Objectives: To identify symptom clusters in breast cancer survivors and to determine sociodemographic and clinical characteristics influencing symptom cluster membership.
Sample & Setting: The authors performed a cross-sectional secondary analysis of data obtained from a community-based cancer registry–linked survey with 1,500 breast cancer survivors 6–13 months following a breast cancer diagnosis.
Methods & Variables: Symptom clusters were identified using latent class profile analysis of four patient-reported symptoms (pain, fatigue, sleep disturbance, and depression) with custom PROMIS® short forms.
Results: Four distinct classes were identified: symptoms within normal limits (class 1), pain with fatigue and sleep disturbance (class 2), depression with fatigue and sleep disturbance (class 3), and all high symptom burden (class 4). The authors identified four clinically relevant and actionable symptom clusters in early-stage breast cancer survivorship. Certain sociodemographic and clinical characteristics place patients at risk for physical late effects and mental health issues.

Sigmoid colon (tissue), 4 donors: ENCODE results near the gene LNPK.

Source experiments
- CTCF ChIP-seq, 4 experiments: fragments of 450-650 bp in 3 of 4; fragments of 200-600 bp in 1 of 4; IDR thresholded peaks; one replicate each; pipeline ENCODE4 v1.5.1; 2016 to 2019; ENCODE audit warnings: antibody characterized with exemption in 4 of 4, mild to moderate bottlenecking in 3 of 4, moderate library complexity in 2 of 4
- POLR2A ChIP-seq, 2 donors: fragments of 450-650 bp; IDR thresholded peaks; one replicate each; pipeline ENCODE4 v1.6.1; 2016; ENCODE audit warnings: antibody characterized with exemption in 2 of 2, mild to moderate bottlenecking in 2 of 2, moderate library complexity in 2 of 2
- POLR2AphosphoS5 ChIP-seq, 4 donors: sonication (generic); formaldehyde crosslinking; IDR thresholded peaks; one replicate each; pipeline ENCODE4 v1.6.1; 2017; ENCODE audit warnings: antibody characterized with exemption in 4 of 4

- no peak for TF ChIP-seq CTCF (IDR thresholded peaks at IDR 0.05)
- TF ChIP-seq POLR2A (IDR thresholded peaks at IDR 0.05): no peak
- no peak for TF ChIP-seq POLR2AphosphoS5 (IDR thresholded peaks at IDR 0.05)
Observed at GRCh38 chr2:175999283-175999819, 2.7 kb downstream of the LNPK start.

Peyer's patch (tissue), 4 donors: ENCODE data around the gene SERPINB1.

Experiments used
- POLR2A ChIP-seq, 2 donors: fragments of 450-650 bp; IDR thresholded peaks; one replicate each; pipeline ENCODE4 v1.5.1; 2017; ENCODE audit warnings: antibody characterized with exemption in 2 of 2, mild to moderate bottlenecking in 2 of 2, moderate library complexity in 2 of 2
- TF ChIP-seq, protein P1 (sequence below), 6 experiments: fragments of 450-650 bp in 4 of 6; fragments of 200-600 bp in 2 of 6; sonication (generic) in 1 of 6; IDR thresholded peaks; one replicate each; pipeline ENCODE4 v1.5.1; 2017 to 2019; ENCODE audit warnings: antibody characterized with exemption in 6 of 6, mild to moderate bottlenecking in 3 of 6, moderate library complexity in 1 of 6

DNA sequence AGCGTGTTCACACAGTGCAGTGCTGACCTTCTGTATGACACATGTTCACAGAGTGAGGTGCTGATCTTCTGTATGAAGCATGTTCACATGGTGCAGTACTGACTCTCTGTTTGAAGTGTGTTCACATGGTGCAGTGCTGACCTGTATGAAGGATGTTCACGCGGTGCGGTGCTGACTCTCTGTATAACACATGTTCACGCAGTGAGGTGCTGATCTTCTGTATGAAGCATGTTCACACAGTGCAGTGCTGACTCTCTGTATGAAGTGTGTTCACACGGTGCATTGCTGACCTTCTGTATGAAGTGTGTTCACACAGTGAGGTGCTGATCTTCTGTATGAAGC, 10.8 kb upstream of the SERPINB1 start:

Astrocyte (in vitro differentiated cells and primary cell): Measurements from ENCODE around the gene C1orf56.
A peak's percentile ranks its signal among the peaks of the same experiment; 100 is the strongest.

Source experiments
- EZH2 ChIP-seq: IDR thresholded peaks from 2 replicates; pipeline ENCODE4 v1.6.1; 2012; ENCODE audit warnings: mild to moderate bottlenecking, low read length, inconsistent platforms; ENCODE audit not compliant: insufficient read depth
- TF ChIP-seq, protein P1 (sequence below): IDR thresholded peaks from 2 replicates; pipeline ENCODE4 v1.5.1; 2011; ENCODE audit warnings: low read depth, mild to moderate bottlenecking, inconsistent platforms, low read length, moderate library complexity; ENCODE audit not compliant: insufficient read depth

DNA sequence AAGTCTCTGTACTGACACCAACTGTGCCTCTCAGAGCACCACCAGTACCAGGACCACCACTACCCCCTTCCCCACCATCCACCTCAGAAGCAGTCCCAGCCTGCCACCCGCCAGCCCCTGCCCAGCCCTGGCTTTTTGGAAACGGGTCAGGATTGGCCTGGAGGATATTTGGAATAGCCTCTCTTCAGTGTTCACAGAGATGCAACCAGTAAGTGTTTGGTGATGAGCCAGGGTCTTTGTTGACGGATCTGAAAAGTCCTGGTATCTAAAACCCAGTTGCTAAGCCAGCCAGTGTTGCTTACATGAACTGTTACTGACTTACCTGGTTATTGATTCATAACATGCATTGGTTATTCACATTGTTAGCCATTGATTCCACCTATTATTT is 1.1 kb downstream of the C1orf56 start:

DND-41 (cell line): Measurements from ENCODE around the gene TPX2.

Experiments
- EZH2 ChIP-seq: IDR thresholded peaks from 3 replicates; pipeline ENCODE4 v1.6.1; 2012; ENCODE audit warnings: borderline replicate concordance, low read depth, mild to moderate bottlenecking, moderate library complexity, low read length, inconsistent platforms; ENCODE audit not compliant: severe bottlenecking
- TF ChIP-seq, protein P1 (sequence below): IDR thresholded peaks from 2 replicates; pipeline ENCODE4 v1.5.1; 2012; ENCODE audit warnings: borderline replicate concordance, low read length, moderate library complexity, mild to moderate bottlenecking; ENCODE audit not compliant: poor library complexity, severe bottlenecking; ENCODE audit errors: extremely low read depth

Implications for Nursing: Common symptom clusters may lead to better prevention and treatment strategies that target a group of symptoms. Results also suggest that certain factors place patients at high risk for symptom burden, which can guide tailored interventions.